THREE BASIC WAYS TO BECOME ACCESSIBLE
There are three basic ways to improve accessibility and worship possibilities for people with disabilities.
First, and most important, clergy and parishioners need to have a welcoming attitude. Often, people with disabilities feel as though they are not going to be as welcome as others. A welcoming attitude helps alleviate that concern. This welcoming attitude is discussed in greater detail in Ushers: Ministers of Hospitality. Other helpful tips on relating to people with disabilities are in Relating to People with Disabilities.
Second, a fundamental need is that your church be physically accessible. Of course, a worship area on the ground level is very desirable, but churches with ramps, elevators and other mechanisms that provide a level walking surface are also very helpful. Additional information regarding a church's physical accessibility can be found in the Accessibility Survey section.
Third, it is difficult to over-estimate the importance of having an easily accessible restroom that people with disabilities can use. People with disabilities generally feel more welcomed if this important provision is made. There is truth in the observation that people with disabilities will not attend worship if such facilities are not available.
Other ways to make your church more accessible and welcoming to people with disabilities have little or no cost and are listed below. They are taken directly from a paper by the same name, courtesy of the Episcopal Disability Network, www.edn4ministry.org.
MORE THAN 50 WAYS TO MAKE YOUR PARISH ACCESSIBLE AT LITTLE OR NO COST
1. Purchase large-print copies of the hymnal and the Book of Common Prayer. If cost is a problem, please contact us for assistance.
2. Consider replacing fixed pews with flexible seating. This will turn your worship space into multipurpose space which will allow persons who are disabled to participate fully in the life of your congregation.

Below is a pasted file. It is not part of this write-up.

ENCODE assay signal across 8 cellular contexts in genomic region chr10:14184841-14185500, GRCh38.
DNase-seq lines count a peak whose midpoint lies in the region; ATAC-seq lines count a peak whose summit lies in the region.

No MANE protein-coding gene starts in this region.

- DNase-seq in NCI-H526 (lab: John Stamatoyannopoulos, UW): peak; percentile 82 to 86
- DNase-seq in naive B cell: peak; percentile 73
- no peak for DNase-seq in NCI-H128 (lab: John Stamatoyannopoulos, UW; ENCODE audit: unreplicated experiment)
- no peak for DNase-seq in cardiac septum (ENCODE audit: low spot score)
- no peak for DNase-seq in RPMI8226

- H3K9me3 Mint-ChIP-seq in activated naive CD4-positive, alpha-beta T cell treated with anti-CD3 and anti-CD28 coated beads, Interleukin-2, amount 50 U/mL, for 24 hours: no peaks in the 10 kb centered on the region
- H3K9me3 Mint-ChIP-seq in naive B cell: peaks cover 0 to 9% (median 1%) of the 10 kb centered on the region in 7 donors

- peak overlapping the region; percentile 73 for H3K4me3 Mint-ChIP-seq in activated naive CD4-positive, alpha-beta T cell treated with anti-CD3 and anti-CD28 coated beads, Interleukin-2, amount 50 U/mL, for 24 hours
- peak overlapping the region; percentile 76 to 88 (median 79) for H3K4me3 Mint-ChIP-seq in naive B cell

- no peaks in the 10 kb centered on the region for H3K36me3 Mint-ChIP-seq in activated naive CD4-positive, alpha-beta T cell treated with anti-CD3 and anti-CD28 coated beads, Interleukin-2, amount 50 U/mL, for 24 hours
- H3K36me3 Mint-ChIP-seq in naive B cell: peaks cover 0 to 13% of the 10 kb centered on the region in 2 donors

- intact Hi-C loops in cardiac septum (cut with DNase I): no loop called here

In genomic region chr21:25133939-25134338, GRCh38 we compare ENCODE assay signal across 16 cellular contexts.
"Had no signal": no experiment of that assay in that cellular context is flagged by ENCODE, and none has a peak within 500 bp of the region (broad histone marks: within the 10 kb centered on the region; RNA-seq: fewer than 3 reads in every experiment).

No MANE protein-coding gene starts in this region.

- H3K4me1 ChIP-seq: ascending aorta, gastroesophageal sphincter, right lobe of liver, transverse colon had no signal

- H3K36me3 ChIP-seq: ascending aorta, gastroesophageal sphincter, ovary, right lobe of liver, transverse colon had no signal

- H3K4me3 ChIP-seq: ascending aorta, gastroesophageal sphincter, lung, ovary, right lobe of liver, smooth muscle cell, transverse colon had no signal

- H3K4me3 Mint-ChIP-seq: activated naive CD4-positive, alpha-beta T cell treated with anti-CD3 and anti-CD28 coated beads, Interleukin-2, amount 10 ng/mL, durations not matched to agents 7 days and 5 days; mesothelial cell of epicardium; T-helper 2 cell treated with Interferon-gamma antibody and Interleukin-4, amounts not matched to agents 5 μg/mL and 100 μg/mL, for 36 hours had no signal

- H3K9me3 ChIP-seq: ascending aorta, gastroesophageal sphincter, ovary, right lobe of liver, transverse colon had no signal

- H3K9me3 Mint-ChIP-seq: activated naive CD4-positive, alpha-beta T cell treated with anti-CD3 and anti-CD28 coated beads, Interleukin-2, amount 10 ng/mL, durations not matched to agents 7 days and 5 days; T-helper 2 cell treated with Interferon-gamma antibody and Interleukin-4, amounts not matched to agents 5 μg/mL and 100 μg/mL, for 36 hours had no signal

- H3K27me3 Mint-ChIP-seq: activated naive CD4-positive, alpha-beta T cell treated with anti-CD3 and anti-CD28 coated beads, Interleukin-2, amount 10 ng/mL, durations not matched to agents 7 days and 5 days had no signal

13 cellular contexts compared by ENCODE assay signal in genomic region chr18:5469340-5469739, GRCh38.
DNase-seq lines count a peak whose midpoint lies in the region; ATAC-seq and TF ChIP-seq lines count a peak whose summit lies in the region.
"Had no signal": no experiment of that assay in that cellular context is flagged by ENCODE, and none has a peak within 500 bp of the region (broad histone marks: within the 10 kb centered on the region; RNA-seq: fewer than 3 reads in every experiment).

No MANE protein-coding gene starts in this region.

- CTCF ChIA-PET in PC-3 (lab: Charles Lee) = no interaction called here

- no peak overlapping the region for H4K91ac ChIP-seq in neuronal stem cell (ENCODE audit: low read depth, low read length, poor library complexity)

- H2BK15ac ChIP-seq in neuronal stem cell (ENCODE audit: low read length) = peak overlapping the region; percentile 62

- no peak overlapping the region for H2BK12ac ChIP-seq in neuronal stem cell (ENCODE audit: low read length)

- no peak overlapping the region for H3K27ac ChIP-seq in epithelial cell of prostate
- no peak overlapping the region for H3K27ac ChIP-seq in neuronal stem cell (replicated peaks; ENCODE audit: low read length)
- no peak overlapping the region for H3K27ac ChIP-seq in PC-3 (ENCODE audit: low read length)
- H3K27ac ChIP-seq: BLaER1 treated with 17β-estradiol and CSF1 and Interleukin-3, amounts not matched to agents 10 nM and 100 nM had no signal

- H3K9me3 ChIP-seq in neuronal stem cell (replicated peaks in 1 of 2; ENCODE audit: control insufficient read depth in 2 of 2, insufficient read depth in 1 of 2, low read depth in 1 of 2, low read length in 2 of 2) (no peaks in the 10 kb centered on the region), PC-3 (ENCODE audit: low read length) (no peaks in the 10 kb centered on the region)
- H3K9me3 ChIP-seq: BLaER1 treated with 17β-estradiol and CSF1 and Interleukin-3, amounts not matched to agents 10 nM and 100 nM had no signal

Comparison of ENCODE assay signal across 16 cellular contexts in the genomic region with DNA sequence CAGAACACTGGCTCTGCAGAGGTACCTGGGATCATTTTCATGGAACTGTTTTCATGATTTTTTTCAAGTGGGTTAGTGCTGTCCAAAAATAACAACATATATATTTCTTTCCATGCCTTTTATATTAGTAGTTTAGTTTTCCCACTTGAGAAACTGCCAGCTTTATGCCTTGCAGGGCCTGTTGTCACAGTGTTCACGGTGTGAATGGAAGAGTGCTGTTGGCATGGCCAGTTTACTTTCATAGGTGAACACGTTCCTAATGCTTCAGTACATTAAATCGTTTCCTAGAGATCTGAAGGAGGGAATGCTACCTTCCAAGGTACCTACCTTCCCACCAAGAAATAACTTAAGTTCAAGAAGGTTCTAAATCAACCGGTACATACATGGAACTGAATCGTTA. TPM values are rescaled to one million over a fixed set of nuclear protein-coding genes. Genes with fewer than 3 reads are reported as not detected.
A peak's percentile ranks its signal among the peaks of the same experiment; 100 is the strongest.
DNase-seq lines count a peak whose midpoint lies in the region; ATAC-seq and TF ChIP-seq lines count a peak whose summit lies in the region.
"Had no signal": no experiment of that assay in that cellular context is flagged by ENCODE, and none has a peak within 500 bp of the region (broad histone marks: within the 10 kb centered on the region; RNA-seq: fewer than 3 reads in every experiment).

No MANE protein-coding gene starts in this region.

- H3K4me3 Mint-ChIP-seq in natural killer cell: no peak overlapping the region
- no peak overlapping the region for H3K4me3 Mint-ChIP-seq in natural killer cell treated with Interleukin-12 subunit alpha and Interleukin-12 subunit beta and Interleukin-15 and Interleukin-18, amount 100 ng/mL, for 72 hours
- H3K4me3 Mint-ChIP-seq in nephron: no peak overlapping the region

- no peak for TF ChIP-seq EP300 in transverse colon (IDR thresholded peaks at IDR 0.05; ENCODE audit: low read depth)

3. Cut the ends of several existing pews so that wheelchair users may be seated with their families and friends rather than in specially designated, segregated sections.
4. If there are steps to your chancel and sanctuary, consider having a Communion Station on the floor of the nave. This allows young children, elderly persons, and persons with disabilities to receive the Sacrament in exactly the same way the rest of the congregation is doing.
5. Involve persons with disabilities in all planning for architectural modifications.
6. Think about converting two side by side bathrooms into one accessible uni-sex bathroom. Allow enough space for a wheelchair to turn around, and be sure to allow transfer space on both sides of the toilet.
7. Provide a paper cup dispenser near your water fountain. This will transform an inaccessible fountain into one accessible to wheelchair users.
8. If wheelchair users volunteer in your office, consider raising the height of your work surfaces so that the wheelchairs can fit comfortably at desk or table.
9. Suggest that your hearing-impaired parishioners sit close to the front of the nave where they can see the preacher and lectors. Ask the preacher and lectors to speak distinctly and slowly and to look frequently at the congregation since much lip reading takes place with persons who are hearing-impaired.
10. Install long-handled door hardware which is easier to everyone to use, especially those with impaired hand function.
11. Survey your microphone and sound system to make sure it meets the needs of those with high-frequency sound loss. Install headphones in selected pews, if necessary.
12. Apply brightly colored, textured strips at the tops of stairs to indicate that stairs are being approached. This will help not only persons who are visually-impaired, but also any person carrying something which blocks his/her vision.
13. Take altar flowers and service bulletins to people who are sick or shut-in.
14. Provide regular transportation for persons who are elderly or homebound to services and other parish activities.
15. Maintain regular communication with persons who are homebound so that they may continue to feel part of the parish.
16. Include children in plans to visit nursing homes and persons who are shut-in.
17. Discover and utilize sources of large-print, taped or Braille books, magazines and Bibles.
18. Develop a Christian Education day in which participants explore life as a person with a disability. Use wheelchairs, canes, crutches, blindfolds, etc. for these simulations.
19. Invite outside speakers to visit the parish and talk about issues and needs of people who have disabilities.